Howard Scheps “can’t exactly say” when he last rolled his trash cart to the curb in front of his east-side home. “Maybe right after Christmas,” says Scheps, who works in the Ann Arbor City Clerk’s office. “We had some people over, and there was a lot of wrapping paper.”

Scheps says he and his wife don’t consider themselves “super recyclers,” but they regularly visit the drop-off station, take materials that the city doesn’t accept for recycling to retailers that do, compost all their food waste, buy groceries in bulk to minimize packaging, and use their own bags and containers for both food shopping and takeout. “I’m just conscientious of what I’m doing,” he says. “I assume everybody else is doing their part as well. It’s really quite easy now with single-stream [recycling].”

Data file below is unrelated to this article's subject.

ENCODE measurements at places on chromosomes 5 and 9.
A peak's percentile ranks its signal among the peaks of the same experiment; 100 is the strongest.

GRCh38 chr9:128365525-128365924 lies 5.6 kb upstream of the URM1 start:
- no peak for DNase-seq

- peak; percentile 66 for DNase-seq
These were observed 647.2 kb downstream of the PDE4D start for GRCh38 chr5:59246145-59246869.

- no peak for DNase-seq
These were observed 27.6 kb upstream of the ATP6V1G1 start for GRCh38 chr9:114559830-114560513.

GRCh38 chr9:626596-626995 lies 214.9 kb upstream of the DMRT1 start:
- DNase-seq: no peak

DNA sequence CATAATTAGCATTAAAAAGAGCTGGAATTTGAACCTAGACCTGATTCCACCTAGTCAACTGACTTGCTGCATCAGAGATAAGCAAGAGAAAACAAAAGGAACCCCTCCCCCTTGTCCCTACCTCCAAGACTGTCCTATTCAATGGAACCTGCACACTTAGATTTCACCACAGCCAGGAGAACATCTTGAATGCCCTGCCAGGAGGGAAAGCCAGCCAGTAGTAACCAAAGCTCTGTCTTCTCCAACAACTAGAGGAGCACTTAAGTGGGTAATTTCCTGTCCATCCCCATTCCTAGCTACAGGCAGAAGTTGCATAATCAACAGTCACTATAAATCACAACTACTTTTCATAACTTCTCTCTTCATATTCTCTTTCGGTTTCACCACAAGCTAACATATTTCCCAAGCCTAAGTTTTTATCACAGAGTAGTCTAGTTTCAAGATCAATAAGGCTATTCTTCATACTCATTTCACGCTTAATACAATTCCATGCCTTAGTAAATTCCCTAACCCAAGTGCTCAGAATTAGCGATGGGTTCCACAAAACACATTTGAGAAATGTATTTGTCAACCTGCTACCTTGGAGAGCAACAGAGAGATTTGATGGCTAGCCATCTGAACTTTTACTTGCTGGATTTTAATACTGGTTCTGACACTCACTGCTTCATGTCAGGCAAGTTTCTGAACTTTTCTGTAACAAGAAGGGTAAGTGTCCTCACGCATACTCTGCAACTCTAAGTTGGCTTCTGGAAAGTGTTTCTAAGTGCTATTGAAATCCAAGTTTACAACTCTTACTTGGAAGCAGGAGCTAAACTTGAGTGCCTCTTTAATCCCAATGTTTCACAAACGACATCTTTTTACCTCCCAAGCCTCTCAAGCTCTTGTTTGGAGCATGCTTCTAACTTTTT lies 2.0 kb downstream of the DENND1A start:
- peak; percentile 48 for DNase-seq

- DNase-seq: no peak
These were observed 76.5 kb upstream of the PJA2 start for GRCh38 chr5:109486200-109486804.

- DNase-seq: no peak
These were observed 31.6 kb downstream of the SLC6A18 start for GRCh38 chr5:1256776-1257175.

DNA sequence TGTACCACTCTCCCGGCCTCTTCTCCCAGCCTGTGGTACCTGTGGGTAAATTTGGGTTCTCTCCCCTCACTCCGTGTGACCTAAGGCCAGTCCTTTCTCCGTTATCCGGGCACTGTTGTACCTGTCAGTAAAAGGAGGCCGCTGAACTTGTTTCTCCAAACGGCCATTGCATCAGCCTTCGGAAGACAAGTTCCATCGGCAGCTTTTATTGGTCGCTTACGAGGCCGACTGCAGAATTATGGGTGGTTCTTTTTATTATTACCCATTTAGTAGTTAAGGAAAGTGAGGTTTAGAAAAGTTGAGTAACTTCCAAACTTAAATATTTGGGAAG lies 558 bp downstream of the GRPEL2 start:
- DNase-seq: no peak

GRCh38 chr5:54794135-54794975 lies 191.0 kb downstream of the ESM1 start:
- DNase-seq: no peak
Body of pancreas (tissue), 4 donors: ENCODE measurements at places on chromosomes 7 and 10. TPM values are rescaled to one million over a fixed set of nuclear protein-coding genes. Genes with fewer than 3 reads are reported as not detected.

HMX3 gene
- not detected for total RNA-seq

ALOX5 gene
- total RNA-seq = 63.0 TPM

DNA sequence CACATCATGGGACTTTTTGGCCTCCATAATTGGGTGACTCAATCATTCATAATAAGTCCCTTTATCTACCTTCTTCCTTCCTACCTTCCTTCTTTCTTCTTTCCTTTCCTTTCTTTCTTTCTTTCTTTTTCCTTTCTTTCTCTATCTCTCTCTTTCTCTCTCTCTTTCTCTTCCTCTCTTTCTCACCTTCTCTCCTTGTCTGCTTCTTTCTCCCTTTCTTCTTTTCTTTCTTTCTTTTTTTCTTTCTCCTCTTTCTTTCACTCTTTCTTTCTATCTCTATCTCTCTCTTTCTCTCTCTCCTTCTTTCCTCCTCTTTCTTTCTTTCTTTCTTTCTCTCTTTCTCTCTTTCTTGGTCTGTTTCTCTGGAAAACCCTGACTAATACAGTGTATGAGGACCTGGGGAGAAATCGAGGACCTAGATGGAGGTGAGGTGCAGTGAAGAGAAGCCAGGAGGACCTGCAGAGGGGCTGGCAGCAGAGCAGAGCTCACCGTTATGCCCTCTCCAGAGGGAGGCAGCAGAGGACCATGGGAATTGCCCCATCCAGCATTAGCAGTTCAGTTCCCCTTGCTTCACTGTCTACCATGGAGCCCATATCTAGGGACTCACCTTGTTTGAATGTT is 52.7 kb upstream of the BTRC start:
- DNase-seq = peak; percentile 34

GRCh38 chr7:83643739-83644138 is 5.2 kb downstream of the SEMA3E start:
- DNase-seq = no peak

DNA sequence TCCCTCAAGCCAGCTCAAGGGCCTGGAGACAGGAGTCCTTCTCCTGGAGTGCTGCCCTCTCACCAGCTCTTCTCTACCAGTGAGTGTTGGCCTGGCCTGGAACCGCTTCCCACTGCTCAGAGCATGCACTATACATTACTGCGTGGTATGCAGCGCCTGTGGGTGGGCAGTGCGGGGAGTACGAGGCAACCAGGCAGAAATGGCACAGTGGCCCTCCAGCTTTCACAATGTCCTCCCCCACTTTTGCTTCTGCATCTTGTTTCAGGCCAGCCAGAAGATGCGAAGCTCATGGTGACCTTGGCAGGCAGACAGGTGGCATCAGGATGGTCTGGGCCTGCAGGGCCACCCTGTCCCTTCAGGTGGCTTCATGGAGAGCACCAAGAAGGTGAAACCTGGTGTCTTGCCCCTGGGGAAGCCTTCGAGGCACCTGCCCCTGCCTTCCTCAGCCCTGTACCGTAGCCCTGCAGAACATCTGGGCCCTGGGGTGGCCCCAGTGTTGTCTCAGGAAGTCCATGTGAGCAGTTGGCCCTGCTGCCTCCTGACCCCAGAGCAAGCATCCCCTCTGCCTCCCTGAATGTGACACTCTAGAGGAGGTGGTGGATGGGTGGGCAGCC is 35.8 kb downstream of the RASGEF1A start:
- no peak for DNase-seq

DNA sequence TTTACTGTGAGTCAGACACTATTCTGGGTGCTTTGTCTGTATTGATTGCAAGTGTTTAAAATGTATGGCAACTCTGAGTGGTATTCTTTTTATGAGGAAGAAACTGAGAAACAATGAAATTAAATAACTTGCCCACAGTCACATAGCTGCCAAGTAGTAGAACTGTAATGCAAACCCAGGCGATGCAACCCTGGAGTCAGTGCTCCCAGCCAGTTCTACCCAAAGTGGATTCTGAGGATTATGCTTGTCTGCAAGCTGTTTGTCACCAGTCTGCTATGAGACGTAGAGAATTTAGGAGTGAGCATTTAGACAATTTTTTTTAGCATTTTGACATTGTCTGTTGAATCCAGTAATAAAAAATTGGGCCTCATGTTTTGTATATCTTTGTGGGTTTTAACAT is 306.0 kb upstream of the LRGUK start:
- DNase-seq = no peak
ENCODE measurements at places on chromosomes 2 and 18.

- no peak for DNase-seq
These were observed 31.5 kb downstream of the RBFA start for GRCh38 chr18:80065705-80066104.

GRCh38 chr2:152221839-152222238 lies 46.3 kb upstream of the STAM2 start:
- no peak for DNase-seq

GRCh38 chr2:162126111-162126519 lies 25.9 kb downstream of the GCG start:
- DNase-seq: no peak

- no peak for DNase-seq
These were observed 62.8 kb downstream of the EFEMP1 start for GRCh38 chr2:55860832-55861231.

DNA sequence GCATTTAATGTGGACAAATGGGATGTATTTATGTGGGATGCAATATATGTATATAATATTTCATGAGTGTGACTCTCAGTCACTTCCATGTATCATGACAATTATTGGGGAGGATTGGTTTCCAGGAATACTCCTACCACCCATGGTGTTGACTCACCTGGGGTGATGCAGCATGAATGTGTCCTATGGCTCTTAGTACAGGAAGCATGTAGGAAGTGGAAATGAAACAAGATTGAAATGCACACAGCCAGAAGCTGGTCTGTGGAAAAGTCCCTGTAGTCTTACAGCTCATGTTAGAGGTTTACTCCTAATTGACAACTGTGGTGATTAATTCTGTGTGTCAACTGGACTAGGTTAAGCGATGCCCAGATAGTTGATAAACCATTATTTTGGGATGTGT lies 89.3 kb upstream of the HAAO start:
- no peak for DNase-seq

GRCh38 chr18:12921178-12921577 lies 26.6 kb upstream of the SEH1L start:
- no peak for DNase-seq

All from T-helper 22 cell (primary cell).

Ironically, the relatively new system also gives the Scheps an incentive to put out their recycling bin more often than they would like. “It seems strange to me in terms of economics, which is my background,” says Scheps, “but your Recyclebank credits aren’t based on how much is in it but how many times they empty it, so it kind of pays to put it out frequently.”